The Pennsylvania Public School Employees’ Retirement System is choosing secrecy over transparency for its private equity program.
The pension system, which had almost $50 billion in assets as of June 30, 2013, has decided to remove alternative investment contracts that were posted prior to 2012 on a publicly accessible database through the state treasurer’s website.
PSERS made the decision after a financial blog, Naked Capitalism, this week publicized 12 LPAs that were available on the website.
Those 12 contracts were for funds managed by Kohlberg Kravis Roberts & Co, Cinven, Windjammer Capital Investors, Platinum Equity, Milestone Partners, Incline Equity Partners, Palladium Equity Partners, Silverpeak Legacy Limited Partners, Baring Private Equity Asia and TPG Capital.
“In the wake of the [Naked Capitalism] disclosures and after reviewing the hundreds of contracts posted, PSERS has made the decision to remove alternative investment contracts posted prior to 2012 from the Treasury Department website,” according to Evelyn Tatkovski, a spokeswoman for PSERS.
“Subscription agreements for those contracts posted prior to 2012 will be re-posted at a future date,” she said.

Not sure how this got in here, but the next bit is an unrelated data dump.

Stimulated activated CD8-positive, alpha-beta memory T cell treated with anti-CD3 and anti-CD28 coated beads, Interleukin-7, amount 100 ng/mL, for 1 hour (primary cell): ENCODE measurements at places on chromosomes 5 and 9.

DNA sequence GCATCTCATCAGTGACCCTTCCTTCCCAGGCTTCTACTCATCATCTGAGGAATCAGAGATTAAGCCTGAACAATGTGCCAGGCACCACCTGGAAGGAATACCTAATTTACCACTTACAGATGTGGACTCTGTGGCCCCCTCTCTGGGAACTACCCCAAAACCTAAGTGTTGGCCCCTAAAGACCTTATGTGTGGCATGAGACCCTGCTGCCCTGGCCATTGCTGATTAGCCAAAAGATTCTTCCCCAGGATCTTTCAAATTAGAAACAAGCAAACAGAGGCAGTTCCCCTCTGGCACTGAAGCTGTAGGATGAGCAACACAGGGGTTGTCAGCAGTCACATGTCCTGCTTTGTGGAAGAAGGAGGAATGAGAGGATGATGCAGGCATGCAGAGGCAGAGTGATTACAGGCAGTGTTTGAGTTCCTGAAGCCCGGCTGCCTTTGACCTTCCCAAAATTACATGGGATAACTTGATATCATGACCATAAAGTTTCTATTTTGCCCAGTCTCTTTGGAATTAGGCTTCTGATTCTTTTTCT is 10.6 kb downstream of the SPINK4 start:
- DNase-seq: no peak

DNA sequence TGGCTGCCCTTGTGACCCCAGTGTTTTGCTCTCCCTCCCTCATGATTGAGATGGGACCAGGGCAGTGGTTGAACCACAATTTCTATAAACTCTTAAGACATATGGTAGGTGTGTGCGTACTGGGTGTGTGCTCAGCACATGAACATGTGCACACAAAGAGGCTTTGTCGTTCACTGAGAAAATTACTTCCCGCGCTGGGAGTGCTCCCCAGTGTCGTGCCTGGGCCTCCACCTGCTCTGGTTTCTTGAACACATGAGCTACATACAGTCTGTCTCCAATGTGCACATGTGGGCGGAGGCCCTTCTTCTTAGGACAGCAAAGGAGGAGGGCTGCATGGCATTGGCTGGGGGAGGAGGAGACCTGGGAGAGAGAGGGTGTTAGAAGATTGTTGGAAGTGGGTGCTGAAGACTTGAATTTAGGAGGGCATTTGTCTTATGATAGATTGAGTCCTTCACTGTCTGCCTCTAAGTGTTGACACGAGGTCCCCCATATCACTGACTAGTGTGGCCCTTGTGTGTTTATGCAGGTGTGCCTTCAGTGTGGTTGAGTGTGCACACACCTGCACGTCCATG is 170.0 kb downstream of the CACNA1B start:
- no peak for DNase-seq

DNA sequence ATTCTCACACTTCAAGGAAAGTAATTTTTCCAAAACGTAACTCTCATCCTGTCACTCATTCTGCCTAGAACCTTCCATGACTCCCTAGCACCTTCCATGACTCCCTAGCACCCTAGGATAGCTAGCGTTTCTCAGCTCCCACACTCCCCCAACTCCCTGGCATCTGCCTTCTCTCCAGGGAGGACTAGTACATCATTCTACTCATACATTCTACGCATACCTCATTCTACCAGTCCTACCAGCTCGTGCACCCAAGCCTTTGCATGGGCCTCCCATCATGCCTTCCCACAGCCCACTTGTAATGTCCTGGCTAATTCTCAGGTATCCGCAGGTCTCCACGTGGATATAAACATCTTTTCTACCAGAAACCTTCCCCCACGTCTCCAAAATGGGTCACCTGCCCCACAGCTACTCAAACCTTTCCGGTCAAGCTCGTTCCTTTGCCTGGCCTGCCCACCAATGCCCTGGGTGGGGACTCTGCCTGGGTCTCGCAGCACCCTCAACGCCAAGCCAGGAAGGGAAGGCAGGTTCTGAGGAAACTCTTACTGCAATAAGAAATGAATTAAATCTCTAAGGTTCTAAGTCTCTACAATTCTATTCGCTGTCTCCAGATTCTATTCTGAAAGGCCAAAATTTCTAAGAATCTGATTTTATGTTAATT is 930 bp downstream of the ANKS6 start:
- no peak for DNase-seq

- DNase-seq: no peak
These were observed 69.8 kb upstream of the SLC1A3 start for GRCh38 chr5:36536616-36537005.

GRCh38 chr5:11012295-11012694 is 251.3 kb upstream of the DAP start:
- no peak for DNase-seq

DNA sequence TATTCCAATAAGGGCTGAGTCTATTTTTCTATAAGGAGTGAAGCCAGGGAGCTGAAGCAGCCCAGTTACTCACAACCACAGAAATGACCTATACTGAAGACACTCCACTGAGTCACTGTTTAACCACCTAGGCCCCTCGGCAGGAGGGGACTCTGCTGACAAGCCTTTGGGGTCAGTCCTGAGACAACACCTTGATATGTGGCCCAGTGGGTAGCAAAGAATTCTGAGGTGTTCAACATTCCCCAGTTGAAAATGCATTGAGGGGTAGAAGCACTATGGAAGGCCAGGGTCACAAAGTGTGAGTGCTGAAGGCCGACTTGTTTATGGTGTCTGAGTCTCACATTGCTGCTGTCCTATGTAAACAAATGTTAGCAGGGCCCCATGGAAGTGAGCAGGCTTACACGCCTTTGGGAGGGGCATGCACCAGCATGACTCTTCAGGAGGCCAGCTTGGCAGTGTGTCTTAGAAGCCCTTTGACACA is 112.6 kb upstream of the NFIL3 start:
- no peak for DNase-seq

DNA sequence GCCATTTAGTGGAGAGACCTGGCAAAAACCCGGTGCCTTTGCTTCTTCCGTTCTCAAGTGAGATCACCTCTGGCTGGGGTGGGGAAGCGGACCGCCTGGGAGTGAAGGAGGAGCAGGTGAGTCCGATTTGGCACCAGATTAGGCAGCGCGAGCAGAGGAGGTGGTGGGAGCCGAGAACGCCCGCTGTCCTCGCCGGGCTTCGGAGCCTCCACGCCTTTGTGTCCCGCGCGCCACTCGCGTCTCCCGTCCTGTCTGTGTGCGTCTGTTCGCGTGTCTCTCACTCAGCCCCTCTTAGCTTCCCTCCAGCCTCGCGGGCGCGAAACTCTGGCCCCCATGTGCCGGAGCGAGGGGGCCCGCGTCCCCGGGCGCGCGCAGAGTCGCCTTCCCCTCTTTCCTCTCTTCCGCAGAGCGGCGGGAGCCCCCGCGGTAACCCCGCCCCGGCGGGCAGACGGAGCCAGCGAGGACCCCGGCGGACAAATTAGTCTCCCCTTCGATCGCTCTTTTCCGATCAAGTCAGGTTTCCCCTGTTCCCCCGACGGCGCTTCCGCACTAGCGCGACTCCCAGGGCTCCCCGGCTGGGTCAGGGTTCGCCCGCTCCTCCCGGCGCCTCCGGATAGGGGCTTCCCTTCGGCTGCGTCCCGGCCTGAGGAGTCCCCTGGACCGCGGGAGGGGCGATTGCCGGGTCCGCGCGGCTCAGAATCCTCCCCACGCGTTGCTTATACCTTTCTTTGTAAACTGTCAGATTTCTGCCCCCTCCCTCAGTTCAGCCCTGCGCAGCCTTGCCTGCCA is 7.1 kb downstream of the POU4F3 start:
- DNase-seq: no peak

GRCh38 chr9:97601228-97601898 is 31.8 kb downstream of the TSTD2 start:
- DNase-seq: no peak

The system apparently had been posting alternative investment contracts on the database prior to 2012, until “a number of alternative investment managers” told the system their contracts should be kept confidential. The pension fund complied and stopped posting contracts that revealed the funds’ terms, Tatkovski said.
Since 2012, the pension system has only posted the companion contracts, so-called “’subscription agreements,’ by which PSERS actually commits public money to be invested,” Tatkovski said.
However, PSERS did not remove all the alternative investment contracts prior to 2012 that had been available on the public site. It was not clear how many were left to public view.
“PSERS recognizes the importance of both the public’s right to know how public dollars are invested and its legal duty as a fiduciary to maintain the confidentiality of sensitive investment information, and endeavors to strike a reasonable balance between the two,” Tatkovski said.
It also was not clear if the 12 LPAs that already have been published are now considered public records because they have been disseminated in public.
Closed documents inadvertently released into the public could be subsequently sealed off from public view, according to Terry Mutchler, executive director of the Pennsylvania Office of Open Records. That is not the case here, as the LPAs prior to 2012 were posted as part of routine practice to the public site.
Also, determining whether a record should stay open depends on dissemination, Mutchler said. “If it’s so broad as to not be practical to recall it effectively, it may be out there and transformed to a public record,” he said. “The answer is, it’s a case by case question depending on the dissemination, the type of record and how it was disclosed.”
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